More sequence information contained within the mRNA itselfis required to initiate translation in prokaryotes than in eukaryotes.
What sequences are these and why is more informationneeded in prokaryotes?
1. The Shine-Dalgarno sequence which pairs witha region in 16S rRNA in the small subunit of the ribosome.
2. The start codon which pairs with a methioninetRNA.
Because prokaryoticmRNAs are often polycistronic, the sequence information in the RNA itself is neededto guide the ribosome to the correct AUG start sites.
More sequence information contained within the mRNAitself is required to initiate translation in prokaryotes than in eukaryotes. What allows eukaryotic ribosomes to initiate properly andefficiently without such extensive sequence information in the mRNA?
The Cap structure, a7methyl G residue added to the 5' end of the mRNA via a 5'-5' bond.
Describe the effects on transcription and explain an increase in thedistance between the -10 and -25 elements for sigma.
A mutation thatchanges the promoter from TATA to TGTG
TBP will not bindwith high affinity so the transcription rate will decrease; will still occur at VERY low rates
Effect on transcription of an insertion of100 nucleotides between the TATA box and the normal start site.
No effect, the promoters for tRNA genes arewithin the gene itself.
Atriplet of nucleotides that specifies a single amino acid
How many codons are there in the genetic code?
How can a smaller number of tRNAs pair with all the codons?
7-methyl guanosine triphosphate. This is the modified nucleotide that formsthe cap structure that is added in a 5'-5' bond to the first base of mRNAtranscripts
the creation of alternative reading frames when translating an mRNA.
During transcription of DNA to RNA in prokaryotes:
an RNA polymerase must first bind to a promoter sequence.
Since the two strands of DNA are complementary, for any given gene:
the ribosomal small subunit and tRNAmet are joined by the large subunit over the start codon.
the site where TBP binding leads to recruitment of RNA polymerase II.
Each of the 3 potential reading frames of an mRNA are used to make protein (T/F)
Initiation of translation in prokaryotes involves binding of the sigma factor to a promoter (T/F)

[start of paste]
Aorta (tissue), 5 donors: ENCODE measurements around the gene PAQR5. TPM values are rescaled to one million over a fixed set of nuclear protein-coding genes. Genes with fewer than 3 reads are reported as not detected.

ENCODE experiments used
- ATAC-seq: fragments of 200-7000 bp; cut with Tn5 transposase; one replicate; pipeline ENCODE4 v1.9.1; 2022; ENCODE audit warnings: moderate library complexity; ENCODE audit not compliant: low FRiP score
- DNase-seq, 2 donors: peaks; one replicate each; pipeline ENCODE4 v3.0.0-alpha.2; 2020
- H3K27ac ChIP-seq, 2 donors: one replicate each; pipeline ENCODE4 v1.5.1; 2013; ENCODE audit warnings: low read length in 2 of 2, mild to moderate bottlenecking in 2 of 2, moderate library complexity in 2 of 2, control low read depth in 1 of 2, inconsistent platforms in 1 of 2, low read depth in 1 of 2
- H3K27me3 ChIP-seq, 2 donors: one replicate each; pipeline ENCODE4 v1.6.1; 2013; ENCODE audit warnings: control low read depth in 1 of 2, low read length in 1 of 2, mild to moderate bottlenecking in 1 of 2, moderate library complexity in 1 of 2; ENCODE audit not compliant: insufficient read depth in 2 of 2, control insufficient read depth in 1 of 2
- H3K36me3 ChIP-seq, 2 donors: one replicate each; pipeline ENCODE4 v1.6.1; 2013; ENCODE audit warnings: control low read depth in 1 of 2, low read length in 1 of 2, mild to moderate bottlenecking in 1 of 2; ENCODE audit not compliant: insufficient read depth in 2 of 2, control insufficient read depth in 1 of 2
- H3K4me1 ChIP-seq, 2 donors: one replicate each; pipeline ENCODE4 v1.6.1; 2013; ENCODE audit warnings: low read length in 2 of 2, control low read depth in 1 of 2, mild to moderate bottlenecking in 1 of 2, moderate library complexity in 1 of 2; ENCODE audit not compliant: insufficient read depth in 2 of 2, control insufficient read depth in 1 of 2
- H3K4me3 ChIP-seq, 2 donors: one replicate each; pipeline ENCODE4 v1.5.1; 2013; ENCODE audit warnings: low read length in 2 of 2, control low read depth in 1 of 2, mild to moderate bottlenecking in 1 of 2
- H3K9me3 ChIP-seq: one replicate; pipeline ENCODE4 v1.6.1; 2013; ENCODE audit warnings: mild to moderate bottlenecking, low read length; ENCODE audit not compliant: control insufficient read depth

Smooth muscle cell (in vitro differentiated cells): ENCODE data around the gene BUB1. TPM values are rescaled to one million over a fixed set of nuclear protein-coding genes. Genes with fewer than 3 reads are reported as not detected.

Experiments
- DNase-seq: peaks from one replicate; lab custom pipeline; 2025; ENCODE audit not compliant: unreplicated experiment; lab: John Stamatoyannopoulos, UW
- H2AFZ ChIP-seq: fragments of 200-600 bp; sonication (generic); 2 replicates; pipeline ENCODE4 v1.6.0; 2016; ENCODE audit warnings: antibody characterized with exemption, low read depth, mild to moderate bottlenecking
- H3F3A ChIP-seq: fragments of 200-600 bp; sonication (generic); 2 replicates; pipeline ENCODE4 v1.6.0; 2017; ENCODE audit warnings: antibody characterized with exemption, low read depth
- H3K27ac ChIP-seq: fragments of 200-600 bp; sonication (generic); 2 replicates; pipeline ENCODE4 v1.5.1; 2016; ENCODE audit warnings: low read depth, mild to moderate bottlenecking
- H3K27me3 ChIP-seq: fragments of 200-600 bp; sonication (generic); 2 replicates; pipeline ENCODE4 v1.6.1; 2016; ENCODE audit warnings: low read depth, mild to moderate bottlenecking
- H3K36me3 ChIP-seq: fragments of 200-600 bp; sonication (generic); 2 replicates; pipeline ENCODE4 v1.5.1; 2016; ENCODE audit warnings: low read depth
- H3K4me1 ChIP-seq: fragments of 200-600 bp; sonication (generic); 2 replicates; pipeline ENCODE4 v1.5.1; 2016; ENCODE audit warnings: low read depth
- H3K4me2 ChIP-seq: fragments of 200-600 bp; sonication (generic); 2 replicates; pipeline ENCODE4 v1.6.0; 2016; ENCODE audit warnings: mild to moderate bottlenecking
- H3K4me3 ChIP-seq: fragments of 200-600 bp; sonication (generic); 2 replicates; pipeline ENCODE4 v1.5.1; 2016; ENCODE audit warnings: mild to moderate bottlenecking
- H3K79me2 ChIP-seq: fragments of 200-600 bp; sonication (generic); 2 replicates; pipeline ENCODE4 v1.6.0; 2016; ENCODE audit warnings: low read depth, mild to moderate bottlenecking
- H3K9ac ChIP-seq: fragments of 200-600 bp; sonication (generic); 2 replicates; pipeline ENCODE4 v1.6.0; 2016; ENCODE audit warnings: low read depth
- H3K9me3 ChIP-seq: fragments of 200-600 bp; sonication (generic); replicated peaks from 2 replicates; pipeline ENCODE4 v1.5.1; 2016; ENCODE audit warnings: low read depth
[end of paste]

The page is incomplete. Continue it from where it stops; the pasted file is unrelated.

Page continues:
In a prokaryotic ribosome, catalysis of peptide bonds is driven by the ______subunit, whereas identifying the start site is driven by the ___________ subunit.During elongation, each in-coming aminoacyl-tRNA binds to the __-site of the ribosome,whereas the growing peptide chain is held on the tRNA in the _P__-site.
In bacteria, the protein called the _____________ associated with theRNA polymerase is principally responsible for binding to the promoter DNA.
-Occurs between the third base of the codon and the first base of the antibodon
-Is necessary because there are more codons than tRNAs
Hutchinson-Gilford Progeria Syndrome (HGPS)
A very rare, fatal, premature aging syndrome caused by amutation in the lamin A that produces the farnesylatedaberrant lamin A protein, progerin.
Causes premature aging and acclerated atherosclerosis leading to early death.
Hormone-Induced Activation and Inhibition of Adenylyl Cyclase in Adipose Cells
Role of β-arrestin in GPCR desensitization andsignal transduction
Cell replication is controlled by a complex network of signaling pathways that integrate signals from the extracellular environment with intracellular cues about cell size and developmental program.
S, G2, and mitosis in the absence of growth factors.
1. Cohesins are loaded onto chromosomes during G1
2. Closely behind the replication fork cohesins are converted into cohesive molecules
3. Cohesins are retained only at the centromere region by the end of metaphase
1. matter - membranes and macromolecules
2. energy – ATP and enzyme couplin
3.information - nucleic acids
o Enzymeforces an energy releasing rxn to give up its energy to an energy gaining rxt
Howcome it wasn’t chloroplast first to be engulfed by early bacteria and then mitochondria ?
o Ifchloroplast was taken in before the mitochondria then the oxygen will destroythe cell
o Mitochondriais needed to avoid being poisoned by oxygen brought in by the chloroplast
1.'M' Mitotic phase (division phase)
2. Interphase (G1, Synthesis, G2)